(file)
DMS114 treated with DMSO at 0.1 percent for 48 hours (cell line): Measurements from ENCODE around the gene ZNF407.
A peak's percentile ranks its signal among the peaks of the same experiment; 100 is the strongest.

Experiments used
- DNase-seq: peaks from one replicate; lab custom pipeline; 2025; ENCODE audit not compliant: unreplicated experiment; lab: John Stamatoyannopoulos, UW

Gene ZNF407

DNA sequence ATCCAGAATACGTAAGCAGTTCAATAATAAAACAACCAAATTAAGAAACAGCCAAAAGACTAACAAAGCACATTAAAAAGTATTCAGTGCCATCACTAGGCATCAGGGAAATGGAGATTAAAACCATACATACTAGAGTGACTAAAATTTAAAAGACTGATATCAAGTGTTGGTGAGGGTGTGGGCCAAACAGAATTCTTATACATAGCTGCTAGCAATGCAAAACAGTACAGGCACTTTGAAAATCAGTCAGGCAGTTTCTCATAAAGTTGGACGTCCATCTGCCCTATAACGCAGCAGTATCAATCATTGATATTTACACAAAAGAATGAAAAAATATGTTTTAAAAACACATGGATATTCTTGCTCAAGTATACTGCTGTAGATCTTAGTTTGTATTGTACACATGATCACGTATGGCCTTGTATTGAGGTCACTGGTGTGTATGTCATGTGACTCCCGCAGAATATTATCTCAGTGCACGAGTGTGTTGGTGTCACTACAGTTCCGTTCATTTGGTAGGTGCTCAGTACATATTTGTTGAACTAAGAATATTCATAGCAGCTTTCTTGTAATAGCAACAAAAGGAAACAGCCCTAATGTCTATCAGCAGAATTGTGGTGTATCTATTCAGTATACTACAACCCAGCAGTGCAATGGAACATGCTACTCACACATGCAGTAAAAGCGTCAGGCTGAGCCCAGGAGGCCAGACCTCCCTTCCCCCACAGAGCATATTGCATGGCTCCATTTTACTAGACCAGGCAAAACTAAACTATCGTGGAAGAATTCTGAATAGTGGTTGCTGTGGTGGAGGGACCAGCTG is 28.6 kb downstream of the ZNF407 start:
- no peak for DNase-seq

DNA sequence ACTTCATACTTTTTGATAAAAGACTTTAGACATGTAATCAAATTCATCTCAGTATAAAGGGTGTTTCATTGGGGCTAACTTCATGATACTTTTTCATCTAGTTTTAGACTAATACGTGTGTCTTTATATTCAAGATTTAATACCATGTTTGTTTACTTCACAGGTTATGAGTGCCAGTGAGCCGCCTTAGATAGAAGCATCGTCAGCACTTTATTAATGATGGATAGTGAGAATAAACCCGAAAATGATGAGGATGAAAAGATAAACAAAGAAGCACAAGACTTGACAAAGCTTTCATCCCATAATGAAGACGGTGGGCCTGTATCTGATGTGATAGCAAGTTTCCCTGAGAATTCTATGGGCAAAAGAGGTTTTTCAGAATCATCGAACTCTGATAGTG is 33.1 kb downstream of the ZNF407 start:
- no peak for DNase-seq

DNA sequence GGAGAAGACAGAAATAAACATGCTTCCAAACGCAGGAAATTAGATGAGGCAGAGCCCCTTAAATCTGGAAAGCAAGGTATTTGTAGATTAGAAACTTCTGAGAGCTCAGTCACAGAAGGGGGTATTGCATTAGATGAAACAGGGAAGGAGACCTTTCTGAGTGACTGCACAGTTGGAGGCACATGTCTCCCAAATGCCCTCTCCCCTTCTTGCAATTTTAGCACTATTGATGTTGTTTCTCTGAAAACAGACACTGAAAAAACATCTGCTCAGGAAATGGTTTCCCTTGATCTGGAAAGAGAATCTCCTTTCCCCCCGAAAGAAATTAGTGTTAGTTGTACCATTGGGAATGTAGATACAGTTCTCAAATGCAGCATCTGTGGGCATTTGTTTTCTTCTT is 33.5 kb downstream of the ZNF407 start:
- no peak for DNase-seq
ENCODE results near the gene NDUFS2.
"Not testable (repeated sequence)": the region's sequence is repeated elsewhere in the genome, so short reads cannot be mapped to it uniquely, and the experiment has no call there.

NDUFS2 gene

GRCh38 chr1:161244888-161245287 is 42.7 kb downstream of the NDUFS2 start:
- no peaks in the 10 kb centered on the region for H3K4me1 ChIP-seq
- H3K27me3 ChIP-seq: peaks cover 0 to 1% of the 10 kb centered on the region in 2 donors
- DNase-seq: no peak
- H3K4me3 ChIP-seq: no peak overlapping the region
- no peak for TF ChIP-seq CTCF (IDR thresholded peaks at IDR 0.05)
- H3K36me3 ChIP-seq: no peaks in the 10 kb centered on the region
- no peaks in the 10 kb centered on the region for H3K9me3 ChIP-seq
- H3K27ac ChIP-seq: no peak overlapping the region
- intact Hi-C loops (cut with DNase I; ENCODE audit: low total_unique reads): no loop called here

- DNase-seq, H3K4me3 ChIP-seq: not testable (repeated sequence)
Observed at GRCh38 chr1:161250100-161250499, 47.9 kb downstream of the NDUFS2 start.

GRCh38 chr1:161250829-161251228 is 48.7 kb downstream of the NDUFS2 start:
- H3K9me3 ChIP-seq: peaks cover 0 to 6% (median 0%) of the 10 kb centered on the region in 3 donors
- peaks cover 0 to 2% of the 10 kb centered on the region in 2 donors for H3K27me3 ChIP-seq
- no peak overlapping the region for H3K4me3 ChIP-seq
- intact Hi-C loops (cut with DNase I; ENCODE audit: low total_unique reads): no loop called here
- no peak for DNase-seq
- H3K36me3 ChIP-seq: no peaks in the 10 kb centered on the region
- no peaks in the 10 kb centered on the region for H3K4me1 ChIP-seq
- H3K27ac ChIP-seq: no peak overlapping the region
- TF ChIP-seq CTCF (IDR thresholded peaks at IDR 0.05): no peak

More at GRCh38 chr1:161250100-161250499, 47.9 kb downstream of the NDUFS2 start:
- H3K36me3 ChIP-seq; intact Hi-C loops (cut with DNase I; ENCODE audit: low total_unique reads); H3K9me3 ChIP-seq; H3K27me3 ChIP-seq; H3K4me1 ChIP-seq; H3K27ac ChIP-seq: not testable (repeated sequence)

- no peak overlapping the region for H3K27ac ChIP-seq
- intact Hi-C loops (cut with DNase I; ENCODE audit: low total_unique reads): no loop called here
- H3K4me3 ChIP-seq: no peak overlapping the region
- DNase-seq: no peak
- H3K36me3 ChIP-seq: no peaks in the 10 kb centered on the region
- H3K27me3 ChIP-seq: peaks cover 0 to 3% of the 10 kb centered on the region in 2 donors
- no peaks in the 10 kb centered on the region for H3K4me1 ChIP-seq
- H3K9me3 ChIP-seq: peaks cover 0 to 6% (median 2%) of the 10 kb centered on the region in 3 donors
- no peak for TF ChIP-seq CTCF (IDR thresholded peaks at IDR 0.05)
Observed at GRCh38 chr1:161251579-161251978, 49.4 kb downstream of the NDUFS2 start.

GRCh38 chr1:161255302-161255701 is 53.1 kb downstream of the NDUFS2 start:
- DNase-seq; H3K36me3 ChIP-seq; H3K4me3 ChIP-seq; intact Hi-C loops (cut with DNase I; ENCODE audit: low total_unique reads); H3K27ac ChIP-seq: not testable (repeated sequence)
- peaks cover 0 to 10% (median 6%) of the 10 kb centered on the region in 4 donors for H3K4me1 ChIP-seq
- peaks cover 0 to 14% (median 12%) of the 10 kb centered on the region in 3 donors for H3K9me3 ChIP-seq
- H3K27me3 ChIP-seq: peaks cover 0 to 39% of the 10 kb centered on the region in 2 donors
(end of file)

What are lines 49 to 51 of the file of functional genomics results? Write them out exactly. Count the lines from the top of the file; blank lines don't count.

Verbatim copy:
GRCh38 chr1:161255302-161255701 is 53.1 kb downstream of the NDUFS2 start:
- DNase-seq; H3K36me3 ChIP-seq; H3K4me3 ChIP-seq; intact Hi-C loops (cut with DNase I; ENCODE audit: low total_unique reads); H3K27ac ChIP-seq: not testable (repeated sequence)
- peaks cover 0 to 10% (median 6%) of the 10 kb centered on the region in 4 donors for H3K4me1 ChIP-seq